US 3952838 A
A transmission park-lock mechanism having a transmission shaft and a toothed gear thereon. A latch is mounted on a shaft adjacent the gear and engages the gear teeth for restraining the gear and the transmission shaft from rotating. There is a shaft and a lever and a torsion spring, all for positioning the latch into and out of engagement with the gear teeth.
1. A transmission park-lock mechanism comprising a rotatable transmission shaft, a gear mounted on said shaft for rotation therewith and including side portions and including peripheral teeth, an additional shaft rotatably mounted and at an angle relative to the axis of the first said shaft, a latch mounted on said additional shaft and to one side of said gear for movement in the plane transverse to the axis of said additional shaft and toward said gear for engagement with the teeth of said gear in response to rotation of said additional shaft for restraining said gear from rotating, said latch having a tooth adjacent to and facing said one side of said gear and an abutment portion remote from said gear, said abutment portion extending into abutment with said gear when said latch is engaged with the teeth of said gear, to thereby limit the movement of said latch toward said gear and align said latch tooth into engagement with said gear teeth, a spring engaged with said latch for yieldingly urging said latch into the engaged position with said gear teeth, a lost motion connection between said additional shaft and said latch and having a limit position for limiting the movement of said latch relative to said shaft and with said limit position being arranged to permit said latch abutment portion to move into contact with said gear, and a control member on said additional shaft for rotating the latter and thereby move said latch into and out of engagement with said gear.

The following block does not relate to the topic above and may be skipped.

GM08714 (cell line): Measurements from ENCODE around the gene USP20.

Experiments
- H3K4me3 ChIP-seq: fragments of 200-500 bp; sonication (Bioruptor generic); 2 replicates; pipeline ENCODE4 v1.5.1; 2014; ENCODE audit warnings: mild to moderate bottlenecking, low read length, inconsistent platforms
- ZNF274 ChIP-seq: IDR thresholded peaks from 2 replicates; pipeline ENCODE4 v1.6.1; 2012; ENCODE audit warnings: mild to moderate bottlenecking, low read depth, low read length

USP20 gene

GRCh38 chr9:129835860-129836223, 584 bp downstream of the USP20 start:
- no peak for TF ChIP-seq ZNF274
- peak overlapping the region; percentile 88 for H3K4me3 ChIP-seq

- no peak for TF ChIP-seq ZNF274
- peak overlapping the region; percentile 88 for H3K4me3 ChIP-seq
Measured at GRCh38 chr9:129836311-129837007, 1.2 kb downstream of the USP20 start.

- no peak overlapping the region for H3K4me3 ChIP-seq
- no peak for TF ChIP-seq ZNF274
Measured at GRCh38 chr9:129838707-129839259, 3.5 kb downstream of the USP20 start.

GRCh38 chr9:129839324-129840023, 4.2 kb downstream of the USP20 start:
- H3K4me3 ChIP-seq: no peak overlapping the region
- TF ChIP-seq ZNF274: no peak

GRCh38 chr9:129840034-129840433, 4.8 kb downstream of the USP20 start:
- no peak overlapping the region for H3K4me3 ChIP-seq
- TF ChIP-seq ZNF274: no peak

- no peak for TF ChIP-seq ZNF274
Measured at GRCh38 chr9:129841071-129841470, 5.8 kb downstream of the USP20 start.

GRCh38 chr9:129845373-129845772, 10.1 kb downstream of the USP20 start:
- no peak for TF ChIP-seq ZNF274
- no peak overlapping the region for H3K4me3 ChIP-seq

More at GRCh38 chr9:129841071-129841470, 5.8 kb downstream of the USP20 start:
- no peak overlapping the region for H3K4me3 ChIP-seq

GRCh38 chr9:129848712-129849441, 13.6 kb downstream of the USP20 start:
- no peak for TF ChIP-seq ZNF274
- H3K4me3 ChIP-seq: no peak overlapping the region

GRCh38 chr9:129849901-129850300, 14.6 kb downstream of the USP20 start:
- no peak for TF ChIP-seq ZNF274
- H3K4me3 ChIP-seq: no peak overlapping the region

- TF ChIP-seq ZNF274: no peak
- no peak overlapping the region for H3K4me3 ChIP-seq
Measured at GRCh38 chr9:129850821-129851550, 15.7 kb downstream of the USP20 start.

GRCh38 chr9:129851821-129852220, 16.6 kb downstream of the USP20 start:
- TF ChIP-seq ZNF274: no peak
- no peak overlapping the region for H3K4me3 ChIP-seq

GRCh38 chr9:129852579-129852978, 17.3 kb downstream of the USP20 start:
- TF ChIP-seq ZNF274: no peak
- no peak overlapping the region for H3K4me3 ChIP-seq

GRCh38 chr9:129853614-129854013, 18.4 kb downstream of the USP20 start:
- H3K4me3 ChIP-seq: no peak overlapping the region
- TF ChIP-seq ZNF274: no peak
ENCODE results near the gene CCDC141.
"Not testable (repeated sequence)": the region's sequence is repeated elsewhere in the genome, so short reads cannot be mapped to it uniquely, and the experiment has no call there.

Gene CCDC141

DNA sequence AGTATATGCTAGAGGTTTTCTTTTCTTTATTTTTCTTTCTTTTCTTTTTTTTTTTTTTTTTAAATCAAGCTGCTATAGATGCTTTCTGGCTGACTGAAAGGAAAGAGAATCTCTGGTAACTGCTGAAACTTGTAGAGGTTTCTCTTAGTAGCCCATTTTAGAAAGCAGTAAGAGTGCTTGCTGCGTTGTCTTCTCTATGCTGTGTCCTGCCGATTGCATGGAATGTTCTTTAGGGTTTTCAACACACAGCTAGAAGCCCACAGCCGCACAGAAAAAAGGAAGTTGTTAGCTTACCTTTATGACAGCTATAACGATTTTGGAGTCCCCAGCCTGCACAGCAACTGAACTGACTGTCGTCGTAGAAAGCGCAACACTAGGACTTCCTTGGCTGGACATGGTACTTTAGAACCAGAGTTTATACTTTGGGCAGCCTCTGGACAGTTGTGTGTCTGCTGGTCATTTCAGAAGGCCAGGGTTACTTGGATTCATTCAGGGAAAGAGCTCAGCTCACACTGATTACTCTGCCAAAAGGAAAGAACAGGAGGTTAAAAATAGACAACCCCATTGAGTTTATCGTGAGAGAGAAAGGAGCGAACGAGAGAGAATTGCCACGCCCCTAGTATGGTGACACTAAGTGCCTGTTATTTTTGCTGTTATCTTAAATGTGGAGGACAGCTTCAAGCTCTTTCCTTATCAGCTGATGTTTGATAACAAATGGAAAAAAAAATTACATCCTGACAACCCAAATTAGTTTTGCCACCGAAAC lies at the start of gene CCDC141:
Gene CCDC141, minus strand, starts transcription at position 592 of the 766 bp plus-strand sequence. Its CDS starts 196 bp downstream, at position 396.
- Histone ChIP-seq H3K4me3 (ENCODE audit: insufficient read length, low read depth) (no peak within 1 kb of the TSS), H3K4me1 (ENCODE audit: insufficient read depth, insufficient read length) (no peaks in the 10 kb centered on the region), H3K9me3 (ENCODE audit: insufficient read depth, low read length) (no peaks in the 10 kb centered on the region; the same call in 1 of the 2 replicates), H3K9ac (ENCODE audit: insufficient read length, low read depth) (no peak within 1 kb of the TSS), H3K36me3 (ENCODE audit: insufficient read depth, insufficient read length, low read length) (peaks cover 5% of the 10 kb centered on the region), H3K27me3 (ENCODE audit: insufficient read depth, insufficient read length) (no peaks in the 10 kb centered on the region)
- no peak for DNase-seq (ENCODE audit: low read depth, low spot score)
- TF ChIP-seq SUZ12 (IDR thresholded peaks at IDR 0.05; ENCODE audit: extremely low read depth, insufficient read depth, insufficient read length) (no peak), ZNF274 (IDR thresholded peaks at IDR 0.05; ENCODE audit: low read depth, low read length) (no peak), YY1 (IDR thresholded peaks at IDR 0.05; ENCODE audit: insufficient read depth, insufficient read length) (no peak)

2. The transmission park-lock mechanism as claimed in claim 1, wherein said lost motion connection is a pin and a slot connection, and said spring is a torsion spring piloted on said additional shaft.
3. The transmission park-lock mechanism as claimed in claim 2, including a stop operative on said control member for limiting the amount of rotation of said additional shaft.
4. The transmission park-lock mechanism as claimed in claim 1, wherein said latch tooth is narrowed on the side thereof opposite from said abutment portion and said side being that which commences engagement with said gear teeth, for assuring movement of said latch tooth between said gear teeth.